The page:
PETER DAWSON: That's a new one (laughter). First of all, I think one of the great strengths of The Open Championship is its tradition. And playing on British-style links golf courses I think would preclude any thought that we would have of taking it away from the British Isles. In terms of does golf need a fifth major, I actually don't think it does. I think it's quite difficult to expect players or indeed the public to come to a peak more than four times a year of excitement for a major championship. But I do feel that -- I feel very sad that countries like Australia, when the Australian Open used to be such a strong event and has now gone into a period of some decline relative to its history, so I think something is needed to invigorate the game internationally, perhaps outside of the United States and the UK in terms of big championships, but I'm not quite sure what it is.

Q. Peter, could you just tell us a little more about this user-friendly score card?

PETER DAWSON: Yes, two or three things have been done. First of all, the score card is a little bit smaller than it's been in the past, and that's purely in reaction to players finding it a little big to put in their back pockets compared with cards that they've had on Tour.

The two nines are split into groups of three rather more clearly on the card, which we feel aides clarity and addition.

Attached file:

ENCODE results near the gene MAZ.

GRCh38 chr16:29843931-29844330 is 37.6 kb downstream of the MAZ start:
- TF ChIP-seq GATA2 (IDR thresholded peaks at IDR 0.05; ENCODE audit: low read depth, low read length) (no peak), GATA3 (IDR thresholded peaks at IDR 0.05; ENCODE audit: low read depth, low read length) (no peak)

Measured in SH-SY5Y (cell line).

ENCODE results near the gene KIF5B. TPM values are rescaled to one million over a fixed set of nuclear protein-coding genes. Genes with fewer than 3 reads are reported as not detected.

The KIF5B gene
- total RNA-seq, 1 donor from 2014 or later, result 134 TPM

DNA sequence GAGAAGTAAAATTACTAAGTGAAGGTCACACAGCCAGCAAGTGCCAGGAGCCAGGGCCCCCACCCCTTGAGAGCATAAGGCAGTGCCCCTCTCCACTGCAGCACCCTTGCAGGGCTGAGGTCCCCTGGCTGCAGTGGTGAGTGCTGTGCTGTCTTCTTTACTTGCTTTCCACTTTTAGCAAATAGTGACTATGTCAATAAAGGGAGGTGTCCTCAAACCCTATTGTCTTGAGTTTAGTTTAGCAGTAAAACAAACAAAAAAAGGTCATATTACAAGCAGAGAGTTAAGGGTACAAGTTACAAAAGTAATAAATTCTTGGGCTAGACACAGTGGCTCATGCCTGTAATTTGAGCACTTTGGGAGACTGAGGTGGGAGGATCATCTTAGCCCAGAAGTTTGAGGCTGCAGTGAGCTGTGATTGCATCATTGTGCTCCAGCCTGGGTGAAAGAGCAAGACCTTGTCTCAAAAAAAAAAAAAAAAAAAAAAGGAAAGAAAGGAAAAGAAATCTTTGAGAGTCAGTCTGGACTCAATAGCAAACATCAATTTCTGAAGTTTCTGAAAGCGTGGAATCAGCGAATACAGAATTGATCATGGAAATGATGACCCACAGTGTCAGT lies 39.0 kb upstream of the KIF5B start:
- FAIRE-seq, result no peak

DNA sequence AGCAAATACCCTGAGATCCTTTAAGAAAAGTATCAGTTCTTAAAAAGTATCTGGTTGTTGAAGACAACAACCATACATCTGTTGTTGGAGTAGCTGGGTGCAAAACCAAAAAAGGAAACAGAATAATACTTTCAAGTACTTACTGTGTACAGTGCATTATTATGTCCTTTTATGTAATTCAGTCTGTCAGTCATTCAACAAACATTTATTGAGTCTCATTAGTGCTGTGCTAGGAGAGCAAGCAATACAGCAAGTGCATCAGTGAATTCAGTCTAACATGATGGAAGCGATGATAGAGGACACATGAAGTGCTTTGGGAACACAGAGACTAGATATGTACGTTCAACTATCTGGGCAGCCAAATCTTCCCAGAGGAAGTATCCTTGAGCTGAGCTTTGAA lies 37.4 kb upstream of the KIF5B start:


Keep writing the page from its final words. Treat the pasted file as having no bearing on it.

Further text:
The size of the printing of the player's name in the top left corner has increased. And the player's name is also printed below the player's signature box, which should, I hope, make it rather difficult for someone to sign in the wrong place, unless he doesn't know what his own name is.

So I think what's been done on the card -- I said make it more difficult -- I think it's hard to imagine what else we could do, quite honestly, and please don't forget, this is the player's responsibility. And what we're doing is as much as we can to help him.

Q. On the qualifying, again, there was some talk about the date of the European qualifying and how difficult it was. Obviously, it's a very tight schedule, and it's very difficult for you to find a date that's going to be suitable to all. Have you thought about whether you might be able to change that?